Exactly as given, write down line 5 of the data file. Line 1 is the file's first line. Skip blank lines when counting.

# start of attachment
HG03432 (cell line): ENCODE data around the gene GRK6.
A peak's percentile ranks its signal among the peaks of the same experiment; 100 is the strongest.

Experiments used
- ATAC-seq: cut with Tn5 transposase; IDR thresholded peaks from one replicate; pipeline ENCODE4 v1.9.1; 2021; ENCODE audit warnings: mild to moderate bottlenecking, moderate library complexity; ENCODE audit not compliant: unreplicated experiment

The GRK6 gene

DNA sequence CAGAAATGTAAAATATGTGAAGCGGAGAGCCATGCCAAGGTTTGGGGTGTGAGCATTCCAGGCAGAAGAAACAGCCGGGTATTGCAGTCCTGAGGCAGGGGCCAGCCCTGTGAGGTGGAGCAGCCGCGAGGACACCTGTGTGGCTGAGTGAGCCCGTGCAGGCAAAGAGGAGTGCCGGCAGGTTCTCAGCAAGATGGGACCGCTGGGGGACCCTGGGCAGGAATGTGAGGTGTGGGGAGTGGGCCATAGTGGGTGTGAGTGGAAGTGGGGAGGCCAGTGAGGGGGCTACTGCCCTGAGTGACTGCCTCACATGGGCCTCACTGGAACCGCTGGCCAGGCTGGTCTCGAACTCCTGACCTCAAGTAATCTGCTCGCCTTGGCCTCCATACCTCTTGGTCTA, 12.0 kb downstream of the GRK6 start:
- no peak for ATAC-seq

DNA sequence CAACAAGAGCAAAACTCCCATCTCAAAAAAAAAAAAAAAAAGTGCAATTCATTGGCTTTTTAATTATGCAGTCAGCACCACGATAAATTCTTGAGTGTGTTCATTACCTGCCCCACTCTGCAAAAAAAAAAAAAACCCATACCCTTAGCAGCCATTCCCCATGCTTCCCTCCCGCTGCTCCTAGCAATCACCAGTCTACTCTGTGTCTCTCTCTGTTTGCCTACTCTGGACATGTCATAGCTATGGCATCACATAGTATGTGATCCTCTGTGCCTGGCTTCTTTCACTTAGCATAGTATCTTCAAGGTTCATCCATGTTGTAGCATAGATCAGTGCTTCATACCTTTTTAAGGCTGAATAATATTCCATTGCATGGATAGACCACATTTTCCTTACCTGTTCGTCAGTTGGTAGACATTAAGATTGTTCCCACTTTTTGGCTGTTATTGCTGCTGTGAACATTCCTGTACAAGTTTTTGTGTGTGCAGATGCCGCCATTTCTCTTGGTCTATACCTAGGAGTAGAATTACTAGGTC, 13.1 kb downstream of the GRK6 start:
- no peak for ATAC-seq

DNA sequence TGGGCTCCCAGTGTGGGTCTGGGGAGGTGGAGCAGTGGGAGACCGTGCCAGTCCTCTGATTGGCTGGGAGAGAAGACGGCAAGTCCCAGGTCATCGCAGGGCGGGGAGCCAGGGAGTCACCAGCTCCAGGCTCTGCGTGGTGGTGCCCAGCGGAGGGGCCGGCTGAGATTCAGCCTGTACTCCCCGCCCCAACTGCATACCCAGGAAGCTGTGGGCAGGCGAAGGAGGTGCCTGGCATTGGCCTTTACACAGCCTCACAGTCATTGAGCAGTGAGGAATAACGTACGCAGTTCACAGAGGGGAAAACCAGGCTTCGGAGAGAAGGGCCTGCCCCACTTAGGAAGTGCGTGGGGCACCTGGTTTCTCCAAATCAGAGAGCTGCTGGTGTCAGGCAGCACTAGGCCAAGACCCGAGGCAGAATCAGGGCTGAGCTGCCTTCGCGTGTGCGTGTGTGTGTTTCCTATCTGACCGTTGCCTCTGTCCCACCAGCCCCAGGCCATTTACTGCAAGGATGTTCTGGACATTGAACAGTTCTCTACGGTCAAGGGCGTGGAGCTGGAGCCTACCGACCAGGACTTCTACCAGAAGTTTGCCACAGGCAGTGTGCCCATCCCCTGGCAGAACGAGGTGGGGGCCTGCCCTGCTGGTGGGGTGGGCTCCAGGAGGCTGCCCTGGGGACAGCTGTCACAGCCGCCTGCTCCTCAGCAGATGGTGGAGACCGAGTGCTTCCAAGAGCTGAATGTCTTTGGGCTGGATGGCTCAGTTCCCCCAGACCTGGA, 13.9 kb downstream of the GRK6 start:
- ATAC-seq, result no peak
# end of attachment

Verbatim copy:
The GRK6 gene